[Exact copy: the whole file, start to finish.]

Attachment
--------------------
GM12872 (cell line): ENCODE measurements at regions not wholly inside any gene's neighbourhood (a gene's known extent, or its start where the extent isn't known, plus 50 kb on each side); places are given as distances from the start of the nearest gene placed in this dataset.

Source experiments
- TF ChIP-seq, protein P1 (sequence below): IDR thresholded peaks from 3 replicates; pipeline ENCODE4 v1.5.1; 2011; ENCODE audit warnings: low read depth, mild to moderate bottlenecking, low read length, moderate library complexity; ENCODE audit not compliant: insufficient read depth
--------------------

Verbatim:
GM12872 (cell line): ENCODE measurements at regions not wholly inside any gene's neighbourhood (a gene's known extent, or its start where the extent isn't known, plus 50 kb on each side); places are given as distances from the start of the nearest gene placed in this dataset.

Source experiments
- TF ChIP-seq, protein P1 (sequence below): IDR thresholded peaks from 3 replicates; pipeline ENCODE4 v1.5.1; 2011; ENCODE audit warnings: low read depth, mild to moderate bottlenecking, low read length, moderate library complexity; ENCODE audit not compliant: insufficient read depth